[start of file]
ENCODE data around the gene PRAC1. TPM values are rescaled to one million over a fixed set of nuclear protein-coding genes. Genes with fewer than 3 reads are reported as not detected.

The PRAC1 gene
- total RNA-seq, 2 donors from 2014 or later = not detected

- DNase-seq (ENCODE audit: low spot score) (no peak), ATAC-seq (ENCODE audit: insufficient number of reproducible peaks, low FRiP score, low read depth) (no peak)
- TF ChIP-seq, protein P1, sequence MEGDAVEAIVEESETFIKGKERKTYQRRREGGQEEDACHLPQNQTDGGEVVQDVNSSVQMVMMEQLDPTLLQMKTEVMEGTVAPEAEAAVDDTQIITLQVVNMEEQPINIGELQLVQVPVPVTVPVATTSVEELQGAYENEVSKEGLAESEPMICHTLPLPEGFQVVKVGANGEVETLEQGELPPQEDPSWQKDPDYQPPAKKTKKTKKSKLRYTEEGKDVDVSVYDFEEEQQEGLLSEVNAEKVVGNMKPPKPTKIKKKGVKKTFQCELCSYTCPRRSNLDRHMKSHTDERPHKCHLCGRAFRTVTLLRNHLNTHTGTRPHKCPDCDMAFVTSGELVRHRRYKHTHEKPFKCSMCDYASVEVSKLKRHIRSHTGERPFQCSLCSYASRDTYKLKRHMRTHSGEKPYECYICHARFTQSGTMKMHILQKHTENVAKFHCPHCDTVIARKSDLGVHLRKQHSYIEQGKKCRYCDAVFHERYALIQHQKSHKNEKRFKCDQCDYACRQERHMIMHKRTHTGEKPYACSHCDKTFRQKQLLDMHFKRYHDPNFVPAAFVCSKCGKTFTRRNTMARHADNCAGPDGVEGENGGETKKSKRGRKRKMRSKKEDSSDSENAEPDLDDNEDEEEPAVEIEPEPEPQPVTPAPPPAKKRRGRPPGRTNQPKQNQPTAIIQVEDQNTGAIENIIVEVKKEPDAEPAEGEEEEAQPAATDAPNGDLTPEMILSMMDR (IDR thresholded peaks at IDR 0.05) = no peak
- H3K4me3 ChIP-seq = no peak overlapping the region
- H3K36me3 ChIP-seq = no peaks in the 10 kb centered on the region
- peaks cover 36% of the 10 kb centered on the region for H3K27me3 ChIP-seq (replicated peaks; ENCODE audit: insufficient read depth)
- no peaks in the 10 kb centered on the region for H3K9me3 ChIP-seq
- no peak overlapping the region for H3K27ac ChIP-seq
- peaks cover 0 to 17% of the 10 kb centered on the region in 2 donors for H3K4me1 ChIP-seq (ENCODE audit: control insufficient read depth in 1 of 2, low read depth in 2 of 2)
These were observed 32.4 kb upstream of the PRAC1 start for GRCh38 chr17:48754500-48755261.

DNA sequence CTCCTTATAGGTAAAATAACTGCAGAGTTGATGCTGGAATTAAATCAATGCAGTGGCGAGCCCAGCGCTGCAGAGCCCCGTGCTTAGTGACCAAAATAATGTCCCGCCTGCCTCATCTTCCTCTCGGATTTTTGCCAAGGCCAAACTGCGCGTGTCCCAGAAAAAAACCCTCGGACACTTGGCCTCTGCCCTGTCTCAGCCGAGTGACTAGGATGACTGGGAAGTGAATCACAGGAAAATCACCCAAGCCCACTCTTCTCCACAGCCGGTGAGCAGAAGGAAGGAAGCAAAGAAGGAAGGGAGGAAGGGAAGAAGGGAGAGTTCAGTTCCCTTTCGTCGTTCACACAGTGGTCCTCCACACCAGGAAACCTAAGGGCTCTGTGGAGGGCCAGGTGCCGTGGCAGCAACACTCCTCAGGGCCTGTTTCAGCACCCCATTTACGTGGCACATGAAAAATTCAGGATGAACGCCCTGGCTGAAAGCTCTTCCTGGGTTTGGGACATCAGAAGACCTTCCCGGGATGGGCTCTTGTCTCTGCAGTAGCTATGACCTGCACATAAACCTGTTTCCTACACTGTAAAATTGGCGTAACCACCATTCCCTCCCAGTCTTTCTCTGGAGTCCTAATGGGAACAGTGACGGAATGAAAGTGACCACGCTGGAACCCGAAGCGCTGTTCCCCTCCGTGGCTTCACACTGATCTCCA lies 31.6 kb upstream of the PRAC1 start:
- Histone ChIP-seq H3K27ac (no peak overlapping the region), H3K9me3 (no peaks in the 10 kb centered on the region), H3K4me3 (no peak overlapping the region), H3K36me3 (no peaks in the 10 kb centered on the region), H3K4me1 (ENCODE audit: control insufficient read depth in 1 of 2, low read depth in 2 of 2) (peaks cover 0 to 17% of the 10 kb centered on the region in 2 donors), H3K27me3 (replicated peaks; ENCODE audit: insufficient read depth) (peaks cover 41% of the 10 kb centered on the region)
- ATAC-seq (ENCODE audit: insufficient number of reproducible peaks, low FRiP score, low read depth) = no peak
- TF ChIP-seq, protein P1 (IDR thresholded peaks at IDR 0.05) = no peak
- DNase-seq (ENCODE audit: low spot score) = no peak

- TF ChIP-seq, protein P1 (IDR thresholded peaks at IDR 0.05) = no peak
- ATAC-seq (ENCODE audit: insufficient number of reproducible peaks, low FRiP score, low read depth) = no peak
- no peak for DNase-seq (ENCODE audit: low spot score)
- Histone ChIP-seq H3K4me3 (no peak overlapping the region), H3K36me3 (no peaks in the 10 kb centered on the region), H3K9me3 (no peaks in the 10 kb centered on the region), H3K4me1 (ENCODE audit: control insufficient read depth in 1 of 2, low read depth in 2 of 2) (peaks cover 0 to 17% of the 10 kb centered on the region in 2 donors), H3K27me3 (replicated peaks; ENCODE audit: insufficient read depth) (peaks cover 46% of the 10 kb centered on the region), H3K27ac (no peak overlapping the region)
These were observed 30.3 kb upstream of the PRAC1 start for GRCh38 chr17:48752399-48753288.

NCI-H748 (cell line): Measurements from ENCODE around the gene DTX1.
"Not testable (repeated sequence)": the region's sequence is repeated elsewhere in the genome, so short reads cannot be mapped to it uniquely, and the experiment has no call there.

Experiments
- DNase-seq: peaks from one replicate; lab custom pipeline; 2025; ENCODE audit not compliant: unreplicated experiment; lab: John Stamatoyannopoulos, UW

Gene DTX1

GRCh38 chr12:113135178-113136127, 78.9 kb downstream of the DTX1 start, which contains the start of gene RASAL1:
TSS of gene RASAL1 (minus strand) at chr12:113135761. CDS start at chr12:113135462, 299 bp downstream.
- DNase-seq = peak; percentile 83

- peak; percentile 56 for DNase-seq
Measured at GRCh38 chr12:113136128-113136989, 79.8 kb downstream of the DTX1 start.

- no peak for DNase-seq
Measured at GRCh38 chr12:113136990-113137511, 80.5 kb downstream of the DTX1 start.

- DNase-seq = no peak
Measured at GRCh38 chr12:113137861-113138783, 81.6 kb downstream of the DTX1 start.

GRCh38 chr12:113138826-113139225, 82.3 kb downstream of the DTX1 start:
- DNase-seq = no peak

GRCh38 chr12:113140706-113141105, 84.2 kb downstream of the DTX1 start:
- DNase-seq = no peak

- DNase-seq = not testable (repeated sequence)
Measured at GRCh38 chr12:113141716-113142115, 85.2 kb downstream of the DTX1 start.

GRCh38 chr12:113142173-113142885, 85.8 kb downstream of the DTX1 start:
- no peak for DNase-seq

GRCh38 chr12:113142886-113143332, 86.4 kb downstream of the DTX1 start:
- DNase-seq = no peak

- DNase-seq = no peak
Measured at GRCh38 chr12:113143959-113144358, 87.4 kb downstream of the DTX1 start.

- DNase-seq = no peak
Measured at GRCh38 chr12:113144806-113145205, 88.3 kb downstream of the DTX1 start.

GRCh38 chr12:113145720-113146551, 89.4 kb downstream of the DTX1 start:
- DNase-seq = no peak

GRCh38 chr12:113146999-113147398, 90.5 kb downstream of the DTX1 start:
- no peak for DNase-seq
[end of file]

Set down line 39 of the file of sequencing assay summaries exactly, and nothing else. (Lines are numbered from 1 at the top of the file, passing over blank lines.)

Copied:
GRCh38 chr12:113140706-113141105, 84.2 kb downstream of the DTX1 start: